The lights dimmed and conversations halted as Genevieve Feiwen Lee took center stage at the Bridges Hall of Music at Pomona College for her “Keyboard Delights” concert on Saturday evening.
Lee began the concert by performing the Sixth Prelude from “L’Art de toucher le Clavecin” and Huitieme Ordre in B from “Pièces de Clavecin,” both by François Couperin, on the harpsichord.
“A lot of people ask me why I play François’ pieces so often when there are numerous harpsichord composers to choose from,” Lee said.
“But I love playing his music because his pieces have a lot of texture and ornamentation.”
As soon as Lee sat at the harpsichord, she demonstrated perfect posture.
Her body remained objective while her fingers sat lightly on the keys, which foreshadowed that the night would be exceptional.
The audience remained entranced after she finished the first piece and went on to play the next one, Aaron Copland’s “Piano Variations.”
Before intermission, Lee played the world premiere of Pomona College music professor Karl Kohn’s piece “Five Reactions.”
Kohn said that he was inspired to write the piece after he heard a car make a “fanfare-like” sound in a parking garage. The rest of the piece is a response to the initial horn he heard.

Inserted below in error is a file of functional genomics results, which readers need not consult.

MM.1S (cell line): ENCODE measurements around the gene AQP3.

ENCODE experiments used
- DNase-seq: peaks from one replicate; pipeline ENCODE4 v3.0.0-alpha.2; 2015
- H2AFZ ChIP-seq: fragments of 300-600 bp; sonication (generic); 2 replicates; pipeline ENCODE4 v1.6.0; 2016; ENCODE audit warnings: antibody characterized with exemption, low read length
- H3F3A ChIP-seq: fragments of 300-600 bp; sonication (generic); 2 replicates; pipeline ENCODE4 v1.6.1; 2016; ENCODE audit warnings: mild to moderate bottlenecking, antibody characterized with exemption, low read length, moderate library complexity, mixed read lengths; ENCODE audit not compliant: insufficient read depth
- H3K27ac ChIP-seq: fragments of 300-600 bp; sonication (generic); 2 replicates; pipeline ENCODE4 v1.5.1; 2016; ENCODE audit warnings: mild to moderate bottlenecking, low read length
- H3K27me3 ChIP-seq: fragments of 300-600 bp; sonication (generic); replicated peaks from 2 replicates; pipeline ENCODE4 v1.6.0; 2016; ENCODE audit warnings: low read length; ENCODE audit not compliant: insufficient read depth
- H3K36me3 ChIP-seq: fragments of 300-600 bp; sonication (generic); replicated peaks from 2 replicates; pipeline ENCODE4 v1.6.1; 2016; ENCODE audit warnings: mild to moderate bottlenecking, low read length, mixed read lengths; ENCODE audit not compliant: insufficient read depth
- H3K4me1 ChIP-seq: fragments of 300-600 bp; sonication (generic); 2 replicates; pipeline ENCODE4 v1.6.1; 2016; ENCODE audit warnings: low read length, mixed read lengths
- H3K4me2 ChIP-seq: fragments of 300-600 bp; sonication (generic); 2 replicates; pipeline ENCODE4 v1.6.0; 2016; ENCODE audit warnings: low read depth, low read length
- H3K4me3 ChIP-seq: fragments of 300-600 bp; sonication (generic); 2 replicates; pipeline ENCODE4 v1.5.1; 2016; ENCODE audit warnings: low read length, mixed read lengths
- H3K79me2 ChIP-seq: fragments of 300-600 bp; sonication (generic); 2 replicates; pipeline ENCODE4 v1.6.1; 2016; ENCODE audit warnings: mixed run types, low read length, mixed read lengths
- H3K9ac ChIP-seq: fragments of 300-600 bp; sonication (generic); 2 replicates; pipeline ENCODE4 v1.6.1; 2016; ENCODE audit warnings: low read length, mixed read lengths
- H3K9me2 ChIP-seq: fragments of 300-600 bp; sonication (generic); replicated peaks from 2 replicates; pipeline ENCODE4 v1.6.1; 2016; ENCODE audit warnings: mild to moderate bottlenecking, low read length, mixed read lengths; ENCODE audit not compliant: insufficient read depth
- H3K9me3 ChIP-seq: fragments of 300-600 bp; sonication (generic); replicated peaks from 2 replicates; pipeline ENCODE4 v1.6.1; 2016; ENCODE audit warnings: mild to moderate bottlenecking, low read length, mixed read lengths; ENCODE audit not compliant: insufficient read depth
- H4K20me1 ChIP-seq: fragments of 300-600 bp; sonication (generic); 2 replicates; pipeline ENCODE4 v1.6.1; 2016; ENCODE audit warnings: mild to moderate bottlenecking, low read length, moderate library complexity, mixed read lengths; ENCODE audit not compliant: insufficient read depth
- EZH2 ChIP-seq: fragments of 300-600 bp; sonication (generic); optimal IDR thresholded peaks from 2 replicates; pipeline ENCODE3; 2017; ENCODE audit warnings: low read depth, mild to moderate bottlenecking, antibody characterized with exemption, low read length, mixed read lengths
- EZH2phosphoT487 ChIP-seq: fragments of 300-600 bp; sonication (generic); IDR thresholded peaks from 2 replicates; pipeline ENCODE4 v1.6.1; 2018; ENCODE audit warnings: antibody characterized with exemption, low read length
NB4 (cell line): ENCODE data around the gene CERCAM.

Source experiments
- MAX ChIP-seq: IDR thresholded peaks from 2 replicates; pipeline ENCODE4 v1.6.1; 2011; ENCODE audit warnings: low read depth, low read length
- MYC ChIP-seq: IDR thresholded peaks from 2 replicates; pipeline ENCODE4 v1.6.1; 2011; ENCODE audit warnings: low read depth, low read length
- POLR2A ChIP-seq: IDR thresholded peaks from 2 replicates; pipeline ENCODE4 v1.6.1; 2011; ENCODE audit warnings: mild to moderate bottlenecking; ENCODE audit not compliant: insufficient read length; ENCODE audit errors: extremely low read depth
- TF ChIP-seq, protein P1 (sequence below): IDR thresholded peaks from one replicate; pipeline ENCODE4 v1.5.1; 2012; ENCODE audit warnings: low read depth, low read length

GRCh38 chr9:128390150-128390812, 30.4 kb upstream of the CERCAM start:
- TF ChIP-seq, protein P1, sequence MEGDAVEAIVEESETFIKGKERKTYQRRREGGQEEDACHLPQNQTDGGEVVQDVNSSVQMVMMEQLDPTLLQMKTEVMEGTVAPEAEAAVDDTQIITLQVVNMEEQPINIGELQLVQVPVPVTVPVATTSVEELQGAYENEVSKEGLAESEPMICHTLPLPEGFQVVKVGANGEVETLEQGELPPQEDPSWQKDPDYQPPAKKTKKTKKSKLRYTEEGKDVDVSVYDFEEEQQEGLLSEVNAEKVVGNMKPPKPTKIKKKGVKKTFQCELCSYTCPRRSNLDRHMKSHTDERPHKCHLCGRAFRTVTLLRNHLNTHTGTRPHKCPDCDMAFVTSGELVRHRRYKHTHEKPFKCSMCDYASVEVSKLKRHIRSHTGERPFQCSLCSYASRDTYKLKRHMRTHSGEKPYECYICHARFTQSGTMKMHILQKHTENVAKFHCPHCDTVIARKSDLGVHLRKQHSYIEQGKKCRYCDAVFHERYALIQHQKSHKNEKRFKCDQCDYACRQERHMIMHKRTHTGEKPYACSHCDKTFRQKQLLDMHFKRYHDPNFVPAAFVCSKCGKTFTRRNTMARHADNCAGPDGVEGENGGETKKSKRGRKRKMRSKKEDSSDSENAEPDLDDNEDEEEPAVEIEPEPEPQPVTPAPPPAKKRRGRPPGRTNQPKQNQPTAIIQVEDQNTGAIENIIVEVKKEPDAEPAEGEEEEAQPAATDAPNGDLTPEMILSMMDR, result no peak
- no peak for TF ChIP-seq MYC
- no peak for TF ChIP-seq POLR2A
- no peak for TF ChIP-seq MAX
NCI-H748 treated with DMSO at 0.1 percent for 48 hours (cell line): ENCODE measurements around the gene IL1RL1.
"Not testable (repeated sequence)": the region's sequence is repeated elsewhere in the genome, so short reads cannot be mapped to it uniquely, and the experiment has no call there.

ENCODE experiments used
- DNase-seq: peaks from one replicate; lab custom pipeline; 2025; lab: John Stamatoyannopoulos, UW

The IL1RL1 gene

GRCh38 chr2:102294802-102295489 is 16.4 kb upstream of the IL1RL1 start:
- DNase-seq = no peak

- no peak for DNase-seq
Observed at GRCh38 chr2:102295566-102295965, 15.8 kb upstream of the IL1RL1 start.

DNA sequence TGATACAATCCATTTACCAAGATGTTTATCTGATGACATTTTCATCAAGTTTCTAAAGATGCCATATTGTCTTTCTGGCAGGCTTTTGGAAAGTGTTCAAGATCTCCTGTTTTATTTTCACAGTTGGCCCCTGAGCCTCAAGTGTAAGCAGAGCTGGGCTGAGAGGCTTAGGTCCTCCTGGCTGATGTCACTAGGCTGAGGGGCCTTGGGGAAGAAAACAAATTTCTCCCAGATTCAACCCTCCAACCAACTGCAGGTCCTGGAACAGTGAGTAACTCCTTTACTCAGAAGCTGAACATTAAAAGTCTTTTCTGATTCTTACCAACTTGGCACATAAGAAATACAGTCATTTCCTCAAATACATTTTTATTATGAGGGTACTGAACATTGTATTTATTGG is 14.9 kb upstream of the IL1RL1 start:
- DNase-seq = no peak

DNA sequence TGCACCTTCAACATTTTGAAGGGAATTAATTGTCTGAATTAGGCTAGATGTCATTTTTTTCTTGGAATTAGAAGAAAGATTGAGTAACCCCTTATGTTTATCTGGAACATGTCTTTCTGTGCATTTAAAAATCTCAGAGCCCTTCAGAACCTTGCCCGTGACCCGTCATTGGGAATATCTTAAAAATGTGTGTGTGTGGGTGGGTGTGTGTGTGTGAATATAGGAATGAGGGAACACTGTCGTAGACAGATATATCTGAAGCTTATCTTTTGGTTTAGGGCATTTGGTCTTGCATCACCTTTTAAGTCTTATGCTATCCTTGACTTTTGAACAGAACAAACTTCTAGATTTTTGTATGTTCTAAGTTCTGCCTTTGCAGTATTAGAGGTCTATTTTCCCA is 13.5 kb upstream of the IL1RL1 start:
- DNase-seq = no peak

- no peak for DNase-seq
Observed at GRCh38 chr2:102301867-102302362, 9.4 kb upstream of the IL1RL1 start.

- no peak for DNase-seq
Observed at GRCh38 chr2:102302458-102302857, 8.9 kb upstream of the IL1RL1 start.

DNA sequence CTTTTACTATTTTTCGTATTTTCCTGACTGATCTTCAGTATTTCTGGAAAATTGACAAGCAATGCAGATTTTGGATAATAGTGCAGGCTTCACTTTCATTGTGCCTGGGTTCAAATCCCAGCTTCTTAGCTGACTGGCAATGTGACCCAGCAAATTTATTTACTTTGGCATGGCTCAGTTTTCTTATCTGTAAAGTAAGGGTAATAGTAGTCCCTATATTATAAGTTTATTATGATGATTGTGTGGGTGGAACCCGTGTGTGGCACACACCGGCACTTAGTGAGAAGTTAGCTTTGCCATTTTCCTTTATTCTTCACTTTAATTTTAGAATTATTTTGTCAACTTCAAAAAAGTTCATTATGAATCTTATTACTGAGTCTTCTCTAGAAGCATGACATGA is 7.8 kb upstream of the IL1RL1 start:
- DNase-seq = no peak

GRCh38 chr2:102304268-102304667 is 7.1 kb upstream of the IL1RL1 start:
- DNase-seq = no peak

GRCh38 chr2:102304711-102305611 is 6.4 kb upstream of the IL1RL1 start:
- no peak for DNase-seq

As soon as Lee’s fingers touched the keys, the piano animated to life.
Her fingers danced up and down with the octaves, then abruptly struck into staccatos.
“When (Lee) plays, she is very powerful and emotional,” said Mary Martinez, a concert attendee.
“It’s amazing how she transitions so quickly from playing gently to striking the keys. I’ve never heard anyone play like that.”
“(Lee’s) performance was amazing.” said Paul Koenig, Kohn’s former student.
“Her abilities demonstrated Kohn’s structure, which I’ve never heard before.”
Lee ended the night by playing Beethoven’s “Sonata in A-flat Major.”
She said she chose to play this piece because Beethoven is a universal composer and everyone can relate to his work at some point in their life.
After she addressed the audience, Lee took her seat at the piano and resumed playing.
Her energy filled the air as she began playing Beethoven’s composition.
Her body swayed back and forth as she became encompassed by the melody that was humming from the piano.
Several audience members were also immersed in the music as they swayed back and forth to the music with their eyes closed.
Lee has been performing for many years and has perfected her technique.
She made her professional debut at the age of 12 when she performed with the York Symphony.
Lee has since played the piano, harpsichord, toy piano and keyboard for live audiences in the North America, Europe and China.
She has performed with several chamber music groups throughout the Los Angeles area.
She is also a founding member of the Mojave Trio, a classical trio that plays a wide variety of music from the 18th and 19th centuries to more contemporary works.
Lee graduated and received music degrees from the Peabody Conservatory of Music, École Normale de Musique de Paris and the Yale School of Music.
She taught at Yale, Bucknell University, the Crane School of Music and Pomona College.
Liz Ortiz can be reached at firstname.lastname@example.org.